According to the report, which can be found on www.MRIS.com, today’s consumers recognize this is not the time to complete a real estate transaction on their own, and are placing a stronger emphasis on the agent’s professional skills. As such, trustworthiness was ranked as the most critical factor in choosing an agent, followed by experience, willingness to look out for a client’s interest, expertise in negotiating contracts, responsiveness, familiarity with contracts and knowledge of the local community. These requirements are evidence that consumers are seeking more than simple guidance, they are looking for an expert they can trust to execute a step-by-step process throughout the entire transaction.
“In today’s housing market especially, this is no time to go it alone,” noted John L. Heithaus, Chief Marketing Officer of MRIS. “With 95% of all buyers and sellers reporting that working with a professional real estate agent or broker is important, it is evident that consumers understand how vital they are to the process. A real estate professional has the industry knowledge, networking ability and expert guidance on home buying and selling to deliver top notch customer service and advice, and provide a successful experience for consumers.”
Additionally, the Keepin’ it Real report reveals that 68% of buyers and sellers rated their agent with a six or seven, on a 7-point satisfaction scale. This high level of consumer confidence reinforces the credibility of the real estate professionals in the Mid-Atlantic area. Nearly half of the consumers surveyed, or 48%, found their agent by way of referral. Moreover, 80% of consumers stated that they would recommend their agent to a friend or family member, especially those that purchased or sold a home in the past twelve months.
Whereas in years past, the agent was the first step in the home buying or selling process, today, Internet-savvy consumers can gather information and educate themselves, long before contacting an agent. The Internet empowers consumers to search for homes and neighborhood information, compare pricing and explore financing options on their own. Yet, despite all of the tools and resources available, when it comes time to actually buy or sell a home, there is nothing more valuable than the industry knowledge, expertise and guidance a real estate professional brings to the table.
The Keepin’ it Real research paper is confirmation that today, more than ever, a real estate professional is an invaluable resource in the home buying and selling process.
For more information, visit www.mris.com
To speak with a real estate agent about finding a home the Charlotte Metro & surrounding areas, contact www.ShowcaseRealty.net
According to an article by Christina Rexrode for the Charlotte Observer published this morning, Bank of America will no longer be offering reverse mortgages. This controversial option has been seen as something that was marketed toward the elderly as a way to make quick cash. The only borrowers able to take advantage of a reverse mortgage have to be at least 62 years old.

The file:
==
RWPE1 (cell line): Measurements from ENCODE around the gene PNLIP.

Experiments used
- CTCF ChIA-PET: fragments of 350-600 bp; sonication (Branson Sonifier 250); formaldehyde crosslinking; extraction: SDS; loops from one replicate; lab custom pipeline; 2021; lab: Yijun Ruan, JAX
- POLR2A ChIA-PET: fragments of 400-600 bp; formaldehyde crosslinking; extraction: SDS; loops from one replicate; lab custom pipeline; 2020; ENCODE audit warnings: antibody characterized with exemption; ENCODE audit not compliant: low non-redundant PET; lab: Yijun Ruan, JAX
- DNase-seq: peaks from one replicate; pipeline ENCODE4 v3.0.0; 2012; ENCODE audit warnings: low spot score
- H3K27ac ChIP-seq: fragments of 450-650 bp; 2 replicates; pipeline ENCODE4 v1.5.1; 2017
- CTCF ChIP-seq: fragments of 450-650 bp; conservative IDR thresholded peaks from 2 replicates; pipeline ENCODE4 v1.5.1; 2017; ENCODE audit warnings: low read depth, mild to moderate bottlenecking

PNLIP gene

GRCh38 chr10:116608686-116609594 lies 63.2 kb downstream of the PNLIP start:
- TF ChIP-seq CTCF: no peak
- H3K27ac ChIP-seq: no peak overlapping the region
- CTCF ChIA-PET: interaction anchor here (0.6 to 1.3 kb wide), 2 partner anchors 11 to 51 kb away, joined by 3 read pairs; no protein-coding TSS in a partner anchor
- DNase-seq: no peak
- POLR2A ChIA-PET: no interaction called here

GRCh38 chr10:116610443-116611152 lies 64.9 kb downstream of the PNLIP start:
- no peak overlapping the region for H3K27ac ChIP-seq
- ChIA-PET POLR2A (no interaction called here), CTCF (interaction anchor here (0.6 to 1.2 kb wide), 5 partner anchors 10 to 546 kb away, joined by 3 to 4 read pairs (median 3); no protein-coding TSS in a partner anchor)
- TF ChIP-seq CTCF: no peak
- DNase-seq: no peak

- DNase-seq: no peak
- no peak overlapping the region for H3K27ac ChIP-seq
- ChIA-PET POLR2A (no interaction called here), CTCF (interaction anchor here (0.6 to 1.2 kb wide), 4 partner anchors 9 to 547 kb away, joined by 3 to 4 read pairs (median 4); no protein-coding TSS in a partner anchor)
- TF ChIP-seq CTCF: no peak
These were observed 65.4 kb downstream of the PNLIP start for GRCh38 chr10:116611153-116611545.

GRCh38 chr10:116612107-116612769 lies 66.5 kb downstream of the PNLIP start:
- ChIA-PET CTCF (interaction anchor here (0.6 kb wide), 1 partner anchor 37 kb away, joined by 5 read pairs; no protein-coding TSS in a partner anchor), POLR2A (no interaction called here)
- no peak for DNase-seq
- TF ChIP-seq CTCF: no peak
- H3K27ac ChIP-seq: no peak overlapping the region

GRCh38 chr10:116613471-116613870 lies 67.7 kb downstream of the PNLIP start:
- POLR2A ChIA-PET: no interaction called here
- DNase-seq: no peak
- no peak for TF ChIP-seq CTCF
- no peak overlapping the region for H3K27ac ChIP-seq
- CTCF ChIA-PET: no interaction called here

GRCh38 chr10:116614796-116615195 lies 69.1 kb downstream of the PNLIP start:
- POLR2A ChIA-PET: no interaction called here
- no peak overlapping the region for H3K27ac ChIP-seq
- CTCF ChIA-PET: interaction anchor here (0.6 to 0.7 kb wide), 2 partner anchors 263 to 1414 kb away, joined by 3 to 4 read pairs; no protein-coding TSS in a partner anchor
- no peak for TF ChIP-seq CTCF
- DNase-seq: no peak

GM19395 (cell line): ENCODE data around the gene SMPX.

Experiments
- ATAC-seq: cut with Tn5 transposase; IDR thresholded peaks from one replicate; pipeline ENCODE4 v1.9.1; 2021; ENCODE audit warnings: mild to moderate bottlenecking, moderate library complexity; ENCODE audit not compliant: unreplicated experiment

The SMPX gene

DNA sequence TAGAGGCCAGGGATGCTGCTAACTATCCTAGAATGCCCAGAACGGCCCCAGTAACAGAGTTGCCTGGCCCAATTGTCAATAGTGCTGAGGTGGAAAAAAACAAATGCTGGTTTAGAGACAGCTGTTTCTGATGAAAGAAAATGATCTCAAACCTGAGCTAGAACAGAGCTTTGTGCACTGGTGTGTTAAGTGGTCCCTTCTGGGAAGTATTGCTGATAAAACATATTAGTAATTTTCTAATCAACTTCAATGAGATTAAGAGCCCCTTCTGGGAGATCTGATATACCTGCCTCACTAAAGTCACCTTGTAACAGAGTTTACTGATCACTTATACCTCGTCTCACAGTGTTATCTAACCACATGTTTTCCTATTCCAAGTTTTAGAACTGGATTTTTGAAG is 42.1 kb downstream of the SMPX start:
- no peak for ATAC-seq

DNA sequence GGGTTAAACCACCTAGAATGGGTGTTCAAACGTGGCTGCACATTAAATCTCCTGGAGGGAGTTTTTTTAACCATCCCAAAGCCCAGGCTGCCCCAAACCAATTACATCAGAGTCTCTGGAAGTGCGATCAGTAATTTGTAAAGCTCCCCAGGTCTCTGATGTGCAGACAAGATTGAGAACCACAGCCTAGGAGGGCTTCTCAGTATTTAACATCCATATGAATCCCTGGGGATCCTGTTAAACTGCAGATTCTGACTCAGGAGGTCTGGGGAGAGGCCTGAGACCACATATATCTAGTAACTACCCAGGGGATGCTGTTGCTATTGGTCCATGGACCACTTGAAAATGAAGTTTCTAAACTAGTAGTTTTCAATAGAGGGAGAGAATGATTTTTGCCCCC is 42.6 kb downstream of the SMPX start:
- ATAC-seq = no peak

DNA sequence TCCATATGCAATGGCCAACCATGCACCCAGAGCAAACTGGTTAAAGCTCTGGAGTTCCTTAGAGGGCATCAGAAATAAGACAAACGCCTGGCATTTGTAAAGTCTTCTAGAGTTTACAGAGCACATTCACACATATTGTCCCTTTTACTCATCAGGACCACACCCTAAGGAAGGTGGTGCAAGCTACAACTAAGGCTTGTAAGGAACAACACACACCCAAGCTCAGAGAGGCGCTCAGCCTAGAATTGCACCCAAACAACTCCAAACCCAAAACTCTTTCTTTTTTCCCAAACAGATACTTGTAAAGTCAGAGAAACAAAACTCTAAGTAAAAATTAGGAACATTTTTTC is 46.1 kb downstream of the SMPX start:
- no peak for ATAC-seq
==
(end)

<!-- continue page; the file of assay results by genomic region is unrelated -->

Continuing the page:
It can be profitable and the homeowner won’t have to sell their home they may not be able to afford anymore – but because the bank pays the borrower instead of the other way around they end up losing equity in the end. The following is an excerpt from the Charlotte Observer article.
“The loans are often misunderstood. Borrowers do have to repay the bank, just not in cash: When they move or die, the bank sells the house and keeps the money, leaving out any heirs. The loans also carry high upfront fees, and a borrower can almost always get more money by selling the house instead. In general, reverse mortgages let borrowers access only 45 to 75 percent of the equity in their homes. The older the borrower, the bigger the percentage.
Guy Cecala, publisher of Inside Mortgage Finance, said that Bank of America is trying to minimize its exposure to potential lawsuits.
‘You’re dealing with the elderly, you’re talking about taking away their homes when they die,’ Cecala said. ‘That’s a bad set of variables there.’
Francisco, the bank spokesman, said the decision wasn’t related to any ethical qualms about reverse mortgages. The bank has worked with industry groups to put in safeguards to protect consumers, he said, and is ‘fully aware that it’s a very sensitive population.’
The reverse mortgage unit is profitable, he said. But the industry has been making fewer of the loans in the past year.
Various regulatory agencies have been eyeing reverse mortgages. Among other concerns, they wonder if borrowers are being forced to buy other financial products as a condition of getting the loans.”
To read the entire article, click here.
For affordable homes available in the Charlotte Metro and surrounding areas, click here.
The following article was written by Heather Hill Cernoch for DSNews:
The Department of Veteran Affairs (VA) has instructed mortgage servicers to pay relocation assistance to borrowers completing short sales or deeds-in-lieu (DIL) of foreclosure on VA loans.